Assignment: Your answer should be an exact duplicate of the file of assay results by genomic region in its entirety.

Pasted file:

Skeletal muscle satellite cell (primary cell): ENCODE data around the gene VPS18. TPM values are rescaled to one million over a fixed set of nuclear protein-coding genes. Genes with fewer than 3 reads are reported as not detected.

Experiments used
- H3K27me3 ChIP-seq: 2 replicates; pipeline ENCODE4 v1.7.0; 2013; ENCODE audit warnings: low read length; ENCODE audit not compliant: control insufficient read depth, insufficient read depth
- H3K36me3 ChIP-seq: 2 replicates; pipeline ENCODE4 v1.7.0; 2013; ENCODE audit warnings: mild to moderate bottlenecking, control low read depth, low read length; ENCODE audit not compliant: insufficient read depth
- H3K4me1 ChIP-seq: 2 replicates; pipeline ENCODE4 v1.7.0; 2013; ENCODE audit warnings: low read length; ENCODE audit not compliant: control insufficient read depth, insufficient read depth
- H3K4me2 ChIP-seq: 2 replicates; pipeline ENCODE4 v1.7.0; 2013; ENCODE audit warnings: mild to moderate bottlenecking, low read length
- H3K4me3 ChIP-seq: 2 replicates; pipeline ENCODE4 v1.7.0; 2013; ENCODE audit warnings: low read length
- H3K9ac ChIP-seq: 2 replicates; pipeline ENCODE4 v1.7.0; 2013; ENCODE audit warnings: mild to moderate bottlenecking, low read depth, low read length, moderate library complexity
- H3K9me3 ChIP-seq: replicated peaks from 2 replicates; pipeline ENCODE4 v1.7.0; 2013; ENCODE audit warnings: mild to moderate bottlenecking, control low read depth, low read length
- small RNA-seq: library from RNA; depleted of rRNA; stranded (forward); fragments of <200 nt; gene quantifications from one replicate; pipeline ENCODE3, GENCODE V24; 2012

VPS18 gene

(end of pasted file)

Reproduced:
Skeletal muscle satellite cell (primary cell): ENCODE data around the gene VPS18. TPM values are rescaled to one million over a fixed set of nuclear protein-coding genes. Genes with fewer than 3 reads are reported as not detected.

Experiments used
- H3K27me3 ChIP-seq: 2 replicates; pipeline ENCODE4 v1.7.0; 2013; ENCODE audit warnings: low read length; ENCODE audit not compliant: control insufficient read depth, insufficient read depth
- H3K36me3 ChIP-seq: 2 replicates; pipeline ENCODE4 v1.7.0; 2013; ENCODE audit warnings: mild to moderate bottlenecking, control low read depth, low read length; ENCODE audit not compliant: insufficient read depth
- H3K4me1 ChIP-seq: 2 replicates; pipeline ENCODE4 v1.7.0; 2013; ENCODE audit warnings: low read length; ENCODE audit not compliant: control insufficient read depth, insufficient read depth
- H3K4me2 ChIP-seq: 2 replicates; pipeline ENCODE4 v1.7.0; 2013; ENCODE audit warnings: mild to moderate bottlenecking, low read length
- H3K4me3 ChIP-seq: 2 replicates; pipeline ENCODE4 v1.7.0; 2013; ENCODE audit warnings: low read length
- H3K9ac ChIP-seq: 2 replicates; pipeline ENCODE4 v1.7.0; 2013; ENCODE audit warnings: mild to moderate bottlenecking, low read depth, low read length, moderate library complexity
- H3K9me3 ChIP-seq: replicated peaks from 2 replicates; pipeline ENCODE4 v1.7.0; 2013; ENCODE audit warnings: mild to moderate bottlenecking, control low read depth, low read length
- small RNA-seq: library from RNA; depleted of rRNA; stranded (forward); fragments of <200 nt; gene quantifications from one replicate; pipeline ENCODE3, GENCODE V24; 2012

VPS18 gene